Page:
Covered Bridges of the Catskills: Ulster County

December 28, 2018  •  Leave a Comment

Ulster County is home to seven covered bridges including the Millbrook Covered Bridge, the Forge Covered Bridge, the Tappan Covered Bridge, the Myers Covered Bridge, the Friendship Manor Covered Bridge, the Ashokan/Turnwood Covered Bridge and Perrine’s Covered Bridge.

 

The first five of those bridges are located within a fairly close distance of each other and easy to visit one after the other, but the remaining two are located on the complete other side of the county, with Ashokan being a good 40-minute drive and Perrine’s another ~30 minutes beyond that. Even with the long drive visiting all seven of the covered bridges is certainly possible for a long, but rewarding, day tour.

 

Millbrook Covered Bridge

The Millbrook Covered bridge, formerly known as the Grant Mills Bridge, was originally constructed in 1902 by Edgar Marks, his son Orrin Marks and Wesley Alton.Millbrook Covered BridgeHardenburgh, Ulster County

The Millbrook Covered bridge, also known as the Grant Mills Covered Bridge, was originally constructed in 1902 by Edgar Marks, his son Orrin Marks and Wesley Alton. Bridge construction, assisted by local craftsman, took place over the course of nearly seven months, opening to traffic on December 8, 1902.
The town lattice truss bridge is approximately 17 feet wide and 69 feet long as it crosses the Mill Brook. The bridge is located in the town of Hardenburgh in Ulster County, less than a ½ mile from the border with Delaware County. The single lane bridge is closed to vehicular traffic. The Millbrook Covered Bridge is listed on the National Register of Historic Places.

“The Millbrook valley has long been known as one of the beauty spots of the Catskills, if not the entire state. Residents of the area should make a “get acquainted” trip over this road some day this summer. Go over the Barkaboom or Beech hill mountain, then up the Beaverkill and back to the Millbrook valley by Cross mountain. Folks will never believe there is such breath taking beauty till once they have seen it.
Catskill Mountain News, May 28, 1954

Also known as: Grant Mills Covered Bridge

Located: Town of Hardenburgh

Year built: 1902

Truss: Town Lattice

Length: 69 feet

Builder: Edgar Marks, Orrin Marks, Wesley Alton

Spans: Mill Brook     

Bridge traffic: Pedestrian

Listed on National Register: Yes

 

 

Forge Covered Bridge

The Forge Covered Bridge is located in the Dry Brook Valley south of Arkville in the town of Hardenburgh in Ulster County.Forge Covered BridgeArkville, Ulster County

The Forge Covered Bridge is located in the Dry Brook Valley south of Arkville in the town of Hardenburgh in Ulster County. The bridge was constructed in 1906 by Salem Jerome Moot. It is 27 feet long as it crosses the Dry Brook. The single span utilizes the Kingpost Truss design.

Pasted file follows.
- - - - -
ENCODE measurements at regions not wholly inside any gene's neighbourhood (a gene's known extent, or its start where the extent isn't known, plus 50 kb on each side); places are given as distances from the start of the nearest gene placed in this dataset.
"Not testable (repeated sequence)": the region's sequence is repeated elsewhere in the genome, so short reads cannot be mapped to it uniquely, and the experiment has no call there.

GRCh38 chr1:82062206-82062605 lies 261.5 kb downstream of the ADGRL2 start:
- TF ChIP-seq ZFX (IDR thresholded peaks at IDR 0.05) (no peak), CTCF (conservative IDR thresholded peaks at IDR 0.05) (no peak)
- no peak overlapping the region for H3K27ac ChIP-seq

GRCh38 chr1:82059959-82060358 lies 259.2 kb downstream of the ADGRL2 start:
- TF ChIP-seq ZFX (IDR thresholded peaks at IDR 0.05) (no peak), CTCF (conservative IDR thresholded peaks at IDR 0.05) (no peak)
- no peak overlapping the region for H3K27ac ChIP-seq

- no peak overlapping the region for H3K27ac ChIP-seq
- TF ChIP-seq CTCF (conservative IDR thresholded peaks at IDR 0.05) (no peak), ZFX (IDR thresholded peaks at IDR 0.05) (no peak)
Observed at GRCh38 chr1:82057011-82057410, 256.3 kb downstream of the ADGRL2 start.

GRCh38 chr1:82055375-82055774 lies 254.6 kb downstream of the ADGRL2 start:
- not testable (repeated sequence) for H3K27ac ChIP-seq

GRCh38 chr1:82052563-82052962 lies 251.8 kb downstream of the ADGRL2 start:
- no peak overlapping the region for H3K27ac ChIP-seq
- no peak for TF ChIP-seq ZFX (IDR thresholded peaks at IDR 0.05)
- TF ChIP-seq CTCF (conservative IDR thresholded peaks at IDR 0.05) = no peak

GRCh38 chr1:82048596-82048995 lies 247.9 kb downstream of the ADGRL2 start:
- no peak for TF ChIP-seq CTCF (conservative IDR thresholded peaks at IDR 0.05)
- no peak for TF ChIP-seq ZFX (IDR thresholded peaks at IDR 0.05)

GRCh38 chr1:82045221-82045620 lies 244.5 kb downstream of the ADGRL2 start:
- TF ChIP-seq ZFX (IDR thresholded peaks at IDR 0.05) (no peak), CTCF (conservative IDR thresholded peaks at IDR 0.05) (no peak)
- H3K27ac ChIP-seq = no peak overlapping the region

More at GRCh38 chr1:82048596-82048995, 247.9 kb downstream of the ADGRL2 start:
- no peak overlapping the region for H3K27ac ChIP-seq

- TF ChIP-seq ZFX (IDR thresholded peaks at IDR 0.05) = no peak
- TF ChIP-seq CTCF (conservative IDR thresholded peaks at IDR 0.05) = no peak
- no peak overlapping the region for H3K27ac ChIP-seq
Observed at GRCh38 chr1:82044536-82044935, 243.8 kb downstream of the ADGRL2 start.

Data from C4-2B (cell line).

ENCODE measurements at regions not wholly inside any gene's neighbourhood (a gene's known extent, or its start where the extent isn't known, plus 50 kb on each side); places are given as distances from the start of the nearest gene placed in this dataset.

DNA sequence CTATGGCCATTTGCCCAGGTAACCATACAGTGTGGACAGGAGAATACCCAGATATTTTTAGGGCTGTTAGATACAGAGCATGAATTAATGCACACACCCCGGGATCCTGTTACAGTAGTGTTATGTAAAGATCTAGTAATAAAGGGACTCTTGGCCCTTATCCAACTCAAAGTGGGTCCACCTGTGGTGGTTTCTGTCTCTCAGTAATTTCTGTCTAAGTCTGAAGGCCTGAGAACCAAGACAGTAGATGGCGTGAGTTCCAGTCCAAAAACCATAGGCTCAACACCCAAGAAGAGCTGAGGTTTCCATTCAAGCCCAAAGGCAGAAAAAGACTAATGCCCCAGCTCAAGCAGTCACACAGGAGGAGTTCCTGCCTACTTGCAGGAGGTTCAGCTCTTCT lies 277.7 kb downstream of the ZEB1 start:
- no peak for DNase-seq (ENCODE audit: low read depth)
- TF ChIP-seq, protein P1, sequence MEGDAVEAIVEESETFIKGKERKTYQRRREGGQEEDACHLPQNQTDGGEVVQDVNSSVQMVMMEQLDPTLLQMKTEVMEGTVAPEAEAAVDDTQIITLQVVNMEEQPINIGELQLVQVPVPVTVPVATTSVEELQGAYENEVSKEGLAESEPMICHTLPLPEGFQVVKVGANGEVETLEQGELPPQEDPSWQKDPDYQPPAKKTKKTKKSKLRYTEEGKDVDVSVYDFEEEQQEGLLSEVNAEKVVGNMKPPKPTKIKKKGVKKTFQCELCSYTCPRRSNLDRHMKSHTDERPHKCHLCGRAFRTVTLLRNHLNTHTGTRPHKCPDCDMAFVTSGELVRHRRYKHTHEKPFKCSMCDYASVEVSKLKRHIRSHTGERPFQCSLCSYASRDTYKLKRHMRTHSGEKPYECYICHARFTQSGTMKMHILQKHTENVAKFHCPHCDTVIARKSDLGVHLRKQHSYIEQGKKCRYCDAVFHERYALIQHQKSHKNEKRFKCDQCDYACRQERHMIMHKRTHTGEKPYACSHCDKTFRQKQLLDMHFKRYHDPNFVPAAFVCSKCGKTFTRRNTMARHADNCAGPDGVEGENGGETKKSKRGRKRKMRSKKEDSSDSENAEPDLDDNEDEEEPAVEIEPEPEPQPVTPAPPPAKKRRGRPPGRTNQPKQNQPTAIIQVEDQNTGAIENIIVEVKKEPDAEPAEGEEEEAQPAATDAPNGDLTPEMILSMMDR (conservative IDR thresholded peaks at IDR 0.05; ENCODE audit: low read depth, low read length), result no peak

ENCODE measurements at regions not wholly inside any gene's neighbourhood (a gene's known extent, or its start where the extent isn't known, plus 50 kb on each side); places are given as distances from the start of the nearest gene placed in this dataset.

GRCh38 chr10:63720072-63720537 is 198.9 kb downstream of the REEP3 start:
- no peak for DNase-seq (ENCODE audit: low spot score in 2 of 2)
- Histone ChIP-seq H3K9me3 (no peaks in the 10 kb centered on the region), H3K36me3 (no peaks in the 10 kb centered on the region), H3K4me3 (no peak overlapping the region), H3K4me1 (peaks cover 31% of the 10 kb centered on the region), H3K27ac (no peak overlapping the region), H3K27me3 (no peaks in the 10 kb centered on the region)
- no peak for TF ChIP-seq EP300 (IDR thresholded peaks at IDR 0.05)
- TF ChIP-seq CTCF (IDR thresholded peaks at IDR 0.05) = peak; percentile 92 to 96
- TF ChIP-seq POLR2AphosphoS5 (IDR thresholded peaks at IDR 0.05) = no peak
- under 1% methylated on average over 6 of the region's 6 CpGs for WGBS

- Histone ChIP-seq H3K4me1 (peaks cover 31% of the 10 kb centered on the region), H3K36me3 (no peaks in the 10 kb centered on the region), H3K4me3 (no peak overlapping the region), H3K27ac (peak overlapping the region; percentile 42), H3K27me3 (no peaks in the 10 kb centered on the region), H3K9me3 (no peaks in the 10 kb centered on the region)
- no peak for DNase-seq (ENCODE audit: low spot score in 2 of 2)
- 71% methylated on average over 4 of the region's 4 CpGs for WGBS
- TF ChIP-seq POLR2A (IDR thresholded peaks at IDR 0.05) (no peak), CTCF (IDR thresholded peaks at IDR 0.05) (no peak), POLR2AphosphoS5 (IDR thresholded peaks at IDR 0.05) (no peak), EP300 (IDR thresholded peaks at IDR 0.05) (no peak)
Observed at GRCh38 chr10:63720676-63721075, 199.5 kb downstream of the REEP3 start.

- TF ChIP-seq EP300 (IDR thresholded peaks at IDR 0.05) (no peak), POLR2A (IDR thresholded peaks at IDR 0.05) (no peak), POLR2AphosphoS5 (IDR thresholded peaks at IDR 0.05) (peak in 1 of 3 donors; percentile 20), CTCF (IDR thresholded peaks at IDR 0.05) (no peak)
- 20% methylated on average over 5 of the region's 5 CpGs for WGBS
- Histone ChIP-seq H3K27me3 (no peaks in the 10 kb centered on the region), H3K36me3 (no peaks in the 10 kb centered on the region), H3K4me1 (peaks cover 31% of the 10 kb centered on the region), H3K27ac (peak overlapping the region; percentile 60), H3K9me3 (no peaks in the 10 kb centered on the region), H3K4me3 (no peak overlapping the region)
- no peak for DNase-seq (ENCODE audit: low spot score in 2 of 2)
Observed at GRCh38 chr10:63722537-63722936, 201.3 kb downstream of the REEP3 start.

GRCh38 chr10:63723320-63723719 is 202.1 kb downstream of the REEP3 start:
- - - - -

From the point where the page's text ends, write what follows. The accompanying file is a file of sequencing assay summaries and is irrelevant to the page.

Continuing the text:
The bridge is part of a large private estate owned by Kingdon Gould Jr., great grandson of Jay Gould (1836-1892), the notorious robber baron of the 19th century. The property, which includes the approximately 40 acre Furlough Lake, is known as Furlough Estate. The estate was purchased by George J. Gould in the late 1880s from Thomas Cornell, president of the Ulster & Delaware Railroad, for use as a summer home and has remained in the Gould family since.

Also known as: N/A

Located: 7.6 miles south of Arkville, Town of Hardenburgh

Year built: 1906

Truss: Kingpost

Length: 27 feet

Builder: Salem Jerome Moot

Spans: Dry Brook

Bridge traffic: Vehicle (private)

Listed on National Register: No

 

 

Tappan Covered Bridge

The Tappan Covered Bridge, formerly known as the Kittle Covered Bridge, is located in the Dry Brook Valley south of Arkville in the town of Hardenburgh in Ulster County.Tappan Covered BridgeArkville, Ulster County

The Tappan Covered Bridge, formerly known as the Kittle Covered Bridge, is located in the Dry Brook Valley south of Arkville in the town of Hardenburgh in Ulster County. The bridge was constructed in 1906 by Salem Jerome Moot. The bridge originally utilized a Kingpost Truss but was rebuilt in 1985 utilizing a Stringer Truss design. It is a single lane, 43 feet long and 12 feet wide as it carries the short, dead-end Erickson Road over the Dry Brook. Due to its lack of original components and modern restoration the bridge does not qualify for the National Register of Historic Places. The bridge is owned and maintained by the town of Hardenburgh.

Also known as: Kittle Covered Bridge, John Crook Covered Bridge

Located: 8.5 miles south of Arkville, Town of Hardenburgh

Year built: 1906

Truss: Stringer (originally Kingpost)

Length: 43 feet

Builder: Salem Jerome Moot

Spans: Dry Brook

Bridge traffic: Vehicle

Listed on National Register: No

 

 

Myers Covered Bridge

The Myers Covered Bridge is located in the Dry Brook Valley south of Arkville in the town of Hardenburgh in Ulster County.Myers Covered BridgeHardenburgh, Ulster County